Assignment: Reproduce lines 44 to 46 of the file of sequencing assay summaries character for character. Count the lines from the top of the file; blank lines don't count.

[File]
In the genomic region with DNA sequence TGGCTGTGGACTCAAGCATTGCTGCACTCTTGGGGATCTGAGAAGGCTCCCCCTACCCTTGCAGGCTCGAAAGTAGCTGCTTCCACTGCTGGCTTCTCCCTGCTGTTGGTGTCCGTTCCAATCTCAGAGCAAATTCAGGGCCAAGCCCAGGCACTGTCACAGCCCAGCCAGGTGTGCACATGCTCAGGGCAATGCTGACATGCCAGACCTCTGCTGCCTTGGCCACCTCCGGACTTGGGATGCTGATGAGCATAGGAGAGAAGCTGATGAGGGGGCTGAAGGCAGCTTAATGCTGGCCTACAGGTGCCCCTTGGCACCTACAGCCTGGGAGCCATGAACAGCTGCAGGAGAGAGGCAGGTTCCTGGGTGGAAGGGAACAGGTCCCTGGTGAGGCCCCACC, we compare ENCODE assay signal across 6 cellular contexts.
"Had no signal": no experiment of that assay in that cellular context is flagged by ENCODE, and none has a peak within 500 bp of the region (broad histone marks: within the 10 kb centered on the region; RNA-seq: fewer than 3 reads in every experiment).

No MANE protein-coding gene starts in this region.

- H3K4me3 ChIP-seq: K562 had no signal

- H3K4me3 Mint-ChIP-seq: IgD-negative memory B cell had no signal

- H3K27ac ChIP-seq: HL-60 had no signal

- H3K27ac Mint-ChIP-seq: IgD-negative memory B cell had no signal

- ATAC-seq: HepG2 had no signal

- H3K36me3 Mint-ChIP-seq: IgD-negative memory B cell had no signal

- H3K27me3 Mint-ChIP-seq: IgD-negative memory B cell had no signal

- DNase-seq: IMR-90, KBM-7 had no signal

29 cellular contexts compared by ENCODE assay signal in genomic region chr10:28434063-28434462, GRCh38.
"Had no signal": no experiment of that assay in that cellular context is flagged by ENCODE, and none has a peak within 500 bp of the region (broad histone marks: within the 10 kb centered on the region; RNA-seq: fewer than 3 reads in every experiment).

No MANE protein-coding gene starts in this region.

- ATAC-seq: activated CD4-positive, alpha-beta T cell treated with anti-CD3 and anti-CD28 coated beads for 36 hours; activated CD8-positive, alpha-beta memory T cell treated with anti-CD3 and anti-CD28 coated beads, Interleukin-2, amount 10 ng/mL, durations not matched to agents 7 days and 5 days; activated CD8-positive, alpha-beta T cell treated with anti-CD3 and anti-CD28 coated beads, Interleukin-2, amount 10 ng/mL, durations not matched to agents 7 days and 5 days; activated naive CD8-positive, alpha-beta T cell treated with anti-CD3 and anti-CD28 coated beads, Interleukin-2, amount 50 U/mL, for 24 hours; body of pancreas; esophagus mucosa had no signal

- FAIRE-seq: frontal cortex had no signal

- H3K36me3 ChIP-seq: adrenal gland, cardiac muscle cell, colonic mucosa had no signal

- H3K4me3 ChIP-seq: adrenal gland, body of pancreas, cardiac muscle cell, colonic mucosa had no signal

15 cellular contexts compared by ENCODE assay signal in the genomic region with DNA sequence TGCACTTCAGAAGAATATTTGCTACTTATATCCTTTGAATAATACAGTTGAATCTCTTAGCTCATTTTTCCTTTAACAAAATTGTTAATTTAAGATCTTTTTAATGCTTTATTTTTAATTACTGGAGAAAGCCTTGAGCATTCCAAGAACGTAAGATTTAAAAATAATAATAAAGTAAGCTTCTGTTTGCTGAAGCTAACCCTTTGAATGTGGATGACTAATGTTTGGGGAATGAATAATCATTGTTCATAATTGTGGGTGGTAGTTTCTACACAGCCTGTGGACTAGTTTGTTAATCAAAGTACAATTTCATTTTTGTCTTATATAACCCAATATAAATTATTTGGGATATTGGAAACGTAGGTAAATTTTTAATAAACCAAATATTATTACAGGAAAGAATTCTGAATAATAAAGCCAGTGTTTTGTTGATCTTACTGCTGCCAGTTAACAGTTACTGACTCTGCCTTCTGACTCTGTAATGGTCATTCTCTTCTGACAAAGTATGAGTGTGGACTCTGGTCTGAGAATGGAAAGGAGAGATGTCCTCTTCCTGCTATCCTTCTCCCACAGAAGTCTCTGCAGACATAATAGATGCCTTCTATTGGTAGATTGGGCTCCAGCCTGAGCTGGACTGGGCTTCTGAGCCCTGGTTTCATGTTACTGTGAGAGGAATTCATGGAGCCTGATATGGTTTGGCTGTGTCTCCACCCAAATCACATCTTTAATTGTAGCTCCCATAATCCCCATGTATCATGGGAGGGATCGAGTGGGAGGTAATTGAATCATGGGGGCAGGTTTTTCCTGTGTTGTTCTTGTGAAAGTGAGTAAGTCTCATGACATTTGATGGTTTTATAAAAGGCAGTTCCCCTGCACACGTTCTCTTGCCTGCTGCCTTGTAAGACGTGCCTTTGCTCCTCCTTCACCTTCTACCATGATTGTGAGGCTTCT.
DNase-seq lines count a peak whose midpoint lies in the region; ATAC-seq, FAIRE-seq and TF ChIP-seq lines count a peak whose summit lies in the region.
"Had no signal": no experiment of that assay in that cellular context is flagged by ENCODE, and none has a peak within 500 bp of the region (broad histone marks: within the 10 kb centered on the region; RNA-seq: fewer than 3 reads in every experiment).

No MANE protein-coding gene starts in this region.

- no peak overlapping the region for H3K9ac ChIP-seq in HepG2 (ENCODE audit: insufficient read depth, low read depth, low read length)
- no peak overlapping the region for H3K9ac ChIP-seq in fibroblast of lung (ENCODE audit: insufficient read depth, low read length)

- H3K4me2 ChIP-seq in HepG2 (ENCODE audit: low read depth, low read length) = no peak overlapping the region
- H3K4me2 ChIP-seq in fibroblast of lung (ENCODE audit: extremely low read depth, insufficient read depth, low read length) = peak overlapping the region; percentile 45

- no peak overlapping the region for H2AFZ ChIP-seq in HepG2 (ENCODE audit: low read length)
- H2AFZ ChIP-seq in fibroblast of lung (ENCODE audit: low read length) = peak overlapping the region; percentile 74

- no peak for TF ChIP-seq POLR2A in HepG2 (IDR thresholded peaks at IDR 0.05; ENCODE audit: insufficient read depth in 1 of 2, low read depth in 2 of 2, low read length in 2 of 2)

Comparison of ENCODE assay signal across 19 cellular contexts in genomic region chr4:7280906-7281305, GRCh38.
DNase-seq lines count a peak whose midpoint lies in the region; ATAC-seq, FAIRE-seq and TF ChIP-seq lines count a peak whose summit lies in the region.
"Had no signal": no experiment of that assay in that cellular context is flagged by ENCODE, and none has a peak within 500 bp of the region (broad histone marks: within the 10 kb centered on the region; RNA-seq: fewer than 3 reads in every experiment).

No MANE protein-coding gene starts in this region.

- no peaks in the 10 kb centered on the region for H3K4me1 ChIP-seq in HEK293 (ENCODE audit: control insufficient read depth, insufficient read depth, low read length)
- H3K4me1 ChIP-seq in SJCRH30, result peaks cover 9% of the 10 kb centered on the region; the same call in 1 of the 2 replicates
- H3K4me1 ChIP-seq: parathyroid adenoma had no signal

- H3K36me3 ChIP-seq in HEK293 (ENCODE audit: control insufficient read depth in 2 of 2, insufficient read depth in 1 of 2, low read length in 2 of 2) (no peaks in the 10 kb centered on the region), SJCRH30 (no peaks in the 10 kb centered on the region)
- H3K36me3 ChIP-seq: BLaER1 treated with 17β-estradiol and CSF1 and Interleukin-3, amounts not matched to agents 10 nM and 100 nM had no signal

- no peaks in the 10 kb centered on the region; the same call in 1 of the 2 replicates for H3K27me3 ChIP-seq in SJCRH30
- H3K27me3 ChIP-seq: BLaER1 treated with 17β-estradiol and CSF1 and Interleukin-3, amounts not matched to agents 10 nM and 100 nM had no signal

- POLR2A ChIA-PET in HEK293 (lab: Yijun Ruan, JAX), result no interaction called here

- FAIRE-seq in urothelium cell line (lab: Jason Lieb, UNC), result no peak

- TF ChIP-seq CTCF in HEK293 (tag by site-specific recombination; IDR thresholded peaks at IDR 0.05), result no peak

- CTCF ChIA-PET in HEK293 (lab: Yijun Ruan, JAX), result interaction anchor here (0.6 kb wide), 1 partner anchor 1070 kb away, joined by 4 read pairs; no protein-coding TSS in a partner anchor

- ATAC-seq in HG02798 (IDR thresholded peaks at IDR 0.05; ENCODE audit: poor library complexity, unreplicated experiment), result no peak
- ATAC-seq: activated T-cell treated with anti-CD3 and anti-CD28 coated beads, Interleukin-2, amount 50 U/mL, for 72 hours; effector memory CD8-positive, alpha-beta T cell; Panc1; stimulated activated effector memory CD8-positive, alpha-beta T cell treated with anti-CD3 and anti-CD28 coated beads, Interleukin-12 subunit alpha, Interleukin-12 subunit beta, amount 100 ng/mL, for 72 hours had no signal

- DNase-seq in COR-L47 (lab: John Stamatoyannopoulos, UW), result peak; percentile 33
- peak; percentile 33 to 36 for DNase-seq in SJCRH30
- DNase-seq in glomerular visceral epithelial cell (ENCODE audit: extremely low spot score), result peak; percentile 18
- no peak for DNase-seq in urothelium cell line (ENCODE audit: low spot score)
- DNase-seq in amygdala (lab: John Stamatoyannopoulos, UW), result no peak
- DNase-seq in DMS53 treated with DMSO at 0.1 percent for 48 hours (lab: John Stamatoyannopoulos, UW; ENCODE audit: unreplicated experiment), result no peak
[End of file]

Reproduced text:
- CTCF ChIA-PET in HEK293 (lab: Yijun Ruan, JAX), result interaction anchor here (0.6 kb wide), 1 partner anchor 1070 kb away, joined by 4 read pairs; no protein-coding TSS in a partner anchor

- ATAC-seq in HG02798 (IDR thresholded peaks at IDR 0.05; ENCODE audit: poor library complexity, unreplicated experiment), result no peak
- ATAC-seq: activated T-cell treated with anti-CD3 and anti-CD28 coated beads, Interleukin-2, amount 50 U/mL, for 72 hours; effector memory CD8-positive, alpha-beta T cell; Panc1; stimulated activated effector memory CD8-positive, alpha-beta T cell treated with anti-CD3 and anti-CD28 coated beads, Interleukin-12 subunit alpha, Interleukin-12 subunit beta, amount 100 ng/mL, for 72 hours had no signal